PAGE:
Side A: The Livingston House was the home of Alexander Livingston (1821-1898). In 1864-1865, Nathan Orcutt, cabinetmaker, built Livingston’s house with slate roof, clapboard siding, ash floors, twenty-one windows and four doors, central fireplace, seven bedrooms, two kitchens, pantry, parlor, and living room. Outbuildings included a milk house and a long work shed. Blue freestone for the foundation was locally cut from William Forrester’s quarry. Sawed stone formed the summer kitchen and washhouse floor and the basement walls. The woodwork was hand-carved and the entire house had a “furniture finish.” Livingston and his family lived here until 1880.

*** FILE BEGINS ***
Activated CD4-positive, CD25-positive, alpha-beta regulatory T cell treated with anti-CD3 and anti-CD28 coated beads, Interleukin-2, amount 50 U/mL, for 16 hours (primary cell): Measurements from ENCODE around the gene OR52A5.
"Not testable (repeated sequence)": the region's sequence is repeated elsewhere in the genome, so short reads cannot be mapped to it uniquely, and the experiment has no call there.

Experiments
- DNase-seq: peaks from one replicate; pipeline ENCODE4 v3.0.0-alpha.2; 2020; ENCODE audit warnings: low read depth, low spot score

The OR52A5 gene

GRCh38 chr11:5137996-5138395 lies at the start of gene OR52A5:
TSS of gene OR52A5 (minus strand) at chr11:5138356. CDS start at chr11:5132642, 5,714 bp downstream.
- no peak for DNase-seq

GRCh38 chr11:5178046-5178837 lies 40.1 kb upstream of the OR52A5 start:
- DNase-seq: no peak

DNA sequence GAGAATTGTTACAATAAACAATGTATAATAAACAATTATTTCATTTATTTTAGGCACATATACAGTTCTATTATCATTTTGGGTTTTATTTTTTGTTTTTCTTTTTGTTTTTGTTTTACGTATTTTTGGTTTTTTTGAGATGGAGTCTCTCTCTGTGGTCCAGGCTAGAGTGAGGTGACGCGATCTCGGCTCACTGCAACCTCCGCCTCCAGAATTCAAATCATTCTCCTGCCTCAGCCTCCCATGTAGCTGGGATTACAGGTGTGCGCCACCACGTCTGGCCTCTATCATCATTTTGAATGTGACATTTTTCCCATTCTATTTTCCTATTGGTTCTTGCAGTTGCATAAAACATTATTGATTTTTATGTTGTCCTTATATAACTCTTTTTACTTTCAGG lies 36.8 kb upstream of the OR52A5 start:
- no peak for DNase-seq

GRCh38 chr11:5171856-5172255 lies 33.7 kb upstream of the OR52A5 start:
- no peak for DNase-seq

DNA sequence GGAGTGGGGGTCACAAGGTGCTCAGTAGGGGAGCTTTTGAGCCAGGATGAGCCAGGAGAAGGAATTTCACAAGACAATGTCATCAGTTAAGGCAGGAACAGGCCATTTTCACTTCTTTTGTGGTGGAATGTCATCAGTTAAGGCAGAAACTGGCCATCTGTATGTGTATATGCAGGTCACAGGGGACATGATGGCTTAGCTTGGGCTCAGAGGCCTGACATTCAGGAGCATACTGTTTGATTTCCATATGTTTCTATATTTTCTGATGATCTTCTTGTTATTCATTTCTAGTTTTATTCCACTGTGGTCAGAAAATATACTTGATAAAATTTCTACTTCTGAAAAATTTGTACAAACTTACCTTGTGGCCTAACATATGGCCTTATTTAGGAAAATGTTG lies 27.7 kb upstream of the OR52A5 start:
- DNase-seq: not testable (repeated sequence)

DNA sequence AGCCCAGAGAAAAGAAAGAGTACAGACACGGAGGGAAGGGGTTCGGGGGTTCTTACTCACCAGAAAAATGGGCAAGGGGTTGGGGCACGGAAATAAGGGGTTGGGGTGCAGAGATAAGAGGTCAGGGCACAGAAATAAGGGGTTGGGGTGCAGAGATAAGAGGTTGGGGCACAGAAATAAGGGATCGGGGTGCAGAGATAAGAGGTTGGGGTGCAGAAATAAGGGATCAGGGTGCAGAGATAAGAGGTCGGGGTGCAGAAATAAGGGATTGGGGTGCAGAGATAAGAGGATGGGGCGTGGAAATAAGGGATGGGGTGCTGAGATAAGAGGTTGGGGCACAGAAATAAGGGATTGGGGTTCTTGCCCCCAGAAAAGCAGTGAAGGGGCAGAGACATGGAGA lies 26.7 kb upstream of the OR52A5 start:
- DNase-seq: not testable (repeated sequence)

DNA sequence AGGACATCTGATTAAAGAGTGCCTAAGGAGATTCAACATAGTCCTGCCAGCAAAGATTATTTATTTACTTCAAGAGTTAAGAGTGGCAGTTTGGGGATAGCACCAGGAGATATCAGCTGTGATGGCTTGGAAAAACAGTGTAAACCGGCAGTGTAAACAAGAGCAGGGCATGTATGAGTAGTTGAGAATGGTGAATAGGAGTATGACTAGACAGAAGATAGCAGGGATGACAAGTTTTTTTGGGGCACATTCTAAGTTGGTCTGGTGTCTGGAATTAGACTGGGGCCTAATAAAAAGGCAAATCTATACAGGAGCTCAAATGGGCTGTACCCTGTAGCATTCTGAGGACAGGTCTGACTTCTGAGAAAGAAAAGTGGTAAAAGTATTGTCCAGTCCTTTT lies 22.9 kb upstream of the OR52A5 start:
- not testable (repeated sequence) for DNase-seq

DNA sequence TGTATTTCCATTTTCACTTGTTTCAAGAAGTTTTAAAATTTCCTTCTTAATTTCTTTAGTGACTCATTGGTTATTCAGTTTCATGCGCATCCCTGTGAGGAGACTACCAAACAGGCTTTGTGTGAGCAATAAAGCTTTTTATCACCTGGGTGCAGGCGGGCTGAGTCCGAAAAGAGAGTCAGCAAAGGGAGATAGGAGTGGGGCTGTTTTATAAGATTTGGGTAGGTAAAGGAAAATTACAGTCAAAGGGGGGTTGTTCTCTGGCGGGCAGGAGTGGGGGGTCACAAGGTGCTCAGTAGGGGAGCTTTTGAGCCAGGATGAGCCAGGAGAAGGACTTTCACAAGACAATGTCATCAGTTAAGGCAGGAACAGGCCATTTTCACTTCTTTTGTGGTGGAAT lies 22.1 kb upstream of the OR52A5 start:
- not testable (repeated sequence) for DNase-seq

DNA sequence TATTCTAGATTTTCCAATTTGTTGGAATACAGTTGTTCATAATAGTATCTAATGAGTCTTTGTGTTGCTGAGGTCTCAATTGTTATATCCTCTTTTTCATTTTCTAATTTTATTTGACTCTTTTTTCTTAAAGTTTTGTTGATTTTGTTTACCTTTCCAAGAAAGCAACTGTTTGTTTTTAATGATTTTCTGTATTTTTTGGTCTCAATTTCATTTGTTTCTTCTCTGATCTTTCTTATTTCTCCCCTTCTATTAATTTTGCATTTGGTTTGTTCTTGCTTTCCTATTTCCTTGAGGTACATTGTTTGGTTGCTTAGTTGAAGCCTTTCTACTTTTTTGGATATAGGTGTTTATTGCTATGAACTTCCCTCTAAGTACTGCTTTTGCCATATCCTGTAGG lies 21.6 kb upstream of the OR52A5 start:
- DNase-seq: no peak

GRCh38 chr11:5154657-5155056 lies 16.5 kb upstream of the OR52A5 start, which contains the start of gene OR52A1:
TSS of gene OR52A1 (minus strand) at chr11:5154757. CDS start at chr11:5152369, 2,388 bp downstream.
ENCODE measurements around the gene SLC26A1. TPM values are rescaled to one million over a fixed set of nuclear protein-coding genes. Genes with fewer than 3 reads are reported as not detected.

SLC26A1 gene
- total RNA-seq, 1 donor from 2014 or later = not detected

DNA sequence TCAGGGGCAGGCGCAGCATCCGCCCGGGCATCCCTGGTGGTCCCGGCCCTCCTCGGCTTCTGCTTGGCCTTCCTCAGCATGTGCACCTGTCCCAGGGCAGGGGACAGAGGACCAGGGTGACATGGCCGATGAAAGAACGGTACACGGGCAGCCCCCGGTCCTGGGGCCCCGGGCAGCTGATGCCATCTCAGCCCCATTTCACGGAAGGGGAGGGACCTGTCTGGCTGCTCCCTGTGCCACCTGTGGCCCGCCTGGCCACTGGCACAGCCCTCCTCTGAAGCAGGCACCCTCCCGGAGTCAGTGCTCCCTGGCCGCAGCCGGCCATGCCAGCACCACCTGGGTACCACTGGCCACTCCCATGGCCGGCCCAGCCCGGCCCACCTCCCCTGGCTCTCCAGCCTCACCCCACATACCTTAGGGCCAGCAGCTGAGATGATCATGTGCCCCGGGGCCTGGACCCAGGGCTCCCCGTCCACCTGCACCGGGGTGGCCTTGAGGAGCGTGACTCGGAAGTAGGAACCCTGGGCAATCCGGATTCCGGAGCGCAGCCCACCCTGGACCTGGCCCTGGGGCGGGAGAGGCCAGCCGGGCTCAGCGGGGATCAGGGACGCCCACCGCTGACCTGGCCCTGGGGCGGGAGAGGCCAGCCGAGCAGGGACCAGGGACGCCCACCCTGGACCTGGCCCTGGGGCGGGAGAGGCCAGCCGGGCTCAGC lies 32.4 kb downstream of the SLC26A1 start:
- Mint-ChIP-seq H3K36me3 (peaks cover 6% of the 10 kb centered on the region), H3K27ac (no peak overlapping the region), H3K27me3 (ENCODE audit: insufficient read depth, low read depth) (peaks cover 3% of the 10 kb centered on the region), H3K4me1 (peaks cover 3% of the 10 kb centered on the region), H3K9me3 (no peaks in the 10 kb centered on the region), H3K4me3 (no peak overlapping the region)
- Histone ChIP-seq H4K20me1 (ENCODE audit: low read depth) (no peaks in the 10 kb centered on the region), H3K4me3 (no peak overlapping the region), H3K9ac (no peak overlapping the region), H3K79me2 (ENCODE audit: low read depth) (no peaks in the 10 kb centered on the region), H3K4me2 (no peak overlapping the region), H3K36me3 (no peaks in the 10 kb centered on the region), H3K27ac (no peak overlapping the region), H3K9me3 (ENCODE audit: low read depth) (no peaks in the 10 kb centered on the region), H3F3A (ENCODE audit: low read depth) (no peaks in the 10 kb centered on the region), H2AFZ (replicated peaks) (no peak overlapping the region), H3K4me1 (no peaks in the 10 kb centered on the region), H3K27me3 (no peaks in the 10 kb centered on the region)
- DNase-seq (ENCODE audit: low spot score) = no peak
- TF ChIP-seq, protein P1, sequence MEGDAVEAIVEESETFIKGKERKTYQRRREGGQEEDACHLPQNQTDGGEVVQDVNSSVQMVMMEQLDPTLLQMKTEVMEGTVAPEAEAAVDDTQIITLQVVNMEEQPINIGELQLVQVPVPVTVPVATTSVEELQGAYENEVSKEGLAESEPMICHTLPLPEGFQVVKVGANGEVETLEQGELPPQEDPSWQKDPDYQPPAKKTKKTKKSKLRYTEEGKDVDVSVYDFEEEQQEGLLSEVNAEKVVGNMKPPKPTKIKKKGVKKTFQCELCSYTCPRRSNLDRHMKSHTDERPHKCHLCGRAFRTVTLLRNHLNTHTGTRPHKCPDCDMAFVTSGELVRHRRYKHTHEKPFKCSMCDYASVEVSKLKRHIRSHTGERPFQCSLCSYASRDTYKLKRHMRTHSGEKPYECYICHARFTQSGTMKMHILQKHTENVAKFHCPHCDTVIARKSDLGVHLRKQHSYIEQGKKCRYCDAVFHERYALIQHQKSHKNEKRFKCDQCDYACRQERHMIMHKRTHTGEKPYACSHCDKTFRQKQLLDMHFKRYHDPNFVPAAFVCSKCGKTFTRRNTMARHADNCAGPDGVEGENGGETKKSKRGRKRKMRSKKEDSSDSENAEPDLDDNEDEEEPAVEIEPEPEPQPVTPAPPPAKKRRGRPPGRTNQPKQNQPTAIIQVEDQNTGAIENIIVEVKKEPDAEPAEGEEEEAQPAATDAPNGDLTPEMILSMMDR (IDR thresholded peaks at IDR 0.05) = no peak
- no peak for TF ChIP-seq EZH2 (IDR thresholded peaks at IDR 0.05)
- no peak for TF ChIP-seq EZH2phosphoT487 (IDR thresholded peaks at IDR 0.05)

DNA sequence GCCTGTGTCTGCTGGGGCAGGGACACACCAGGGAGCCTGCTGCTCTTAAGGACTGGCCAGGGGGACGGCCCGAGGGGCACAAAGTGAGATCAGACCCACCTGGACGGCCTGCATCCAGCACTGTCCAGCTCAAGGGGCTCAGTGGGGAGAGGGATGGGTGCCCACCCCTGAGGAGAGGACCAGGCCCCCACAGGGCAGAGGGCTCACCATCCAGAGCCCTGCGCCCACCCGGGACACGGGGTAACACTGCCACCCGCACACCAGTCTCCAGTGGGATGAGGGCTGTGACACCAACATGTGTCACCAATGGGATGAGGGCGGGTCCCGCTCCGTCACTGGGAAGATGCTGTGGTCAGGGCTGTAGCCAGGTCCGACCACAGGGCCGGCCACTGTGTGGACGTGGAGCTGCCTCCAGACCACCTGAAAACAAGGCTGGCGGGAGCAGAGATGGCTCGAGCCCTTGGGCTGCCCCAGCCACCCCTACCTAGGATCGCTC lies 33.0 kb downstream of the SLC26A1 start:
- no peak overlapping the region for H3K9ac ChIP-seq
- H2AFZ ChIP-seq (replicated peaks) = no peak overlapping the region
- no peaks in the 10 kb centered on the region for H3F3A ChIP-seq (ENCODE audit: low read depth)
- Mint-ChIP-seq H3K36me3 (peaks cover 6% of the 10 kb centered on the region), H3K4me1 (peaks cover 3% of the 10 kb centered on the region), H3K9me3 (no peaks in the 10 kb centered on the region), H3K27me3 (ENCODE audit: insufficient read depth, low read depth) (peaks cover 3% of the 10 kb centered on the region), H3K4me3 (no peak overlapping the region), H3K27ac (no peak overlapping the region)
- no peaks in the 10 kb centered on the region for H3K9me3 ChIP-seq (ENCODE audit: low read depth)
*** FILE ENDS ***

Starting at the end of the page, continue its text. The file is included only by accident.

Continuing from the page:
Side B: Alexander W. Livingston (1821-1898) improved and stabilized the wild tomato for commercial use, producing disease-resistant tomatoes suitable for every taste, soil, and climate. Beginning in 1870 with the red Paragon, he perfected fourteen or more new, stable varieties, including his purple Acme and yellow Golden Queen. Livingston’s True Blue Seeds were nationally recognized as highest quality. Many Reynoldsburg residents worked here at the 136-acre A.W. Livingston Buckeye Seed Gardens, or grew seed tomatoes for Livingston on their own land. Today, American tomato farmers earn more than $1.5 billion annually.
Sponsors: Ohio Bicentennial Commission, The Longaberger Company, Livingston House Society, and The Ohio Historical Society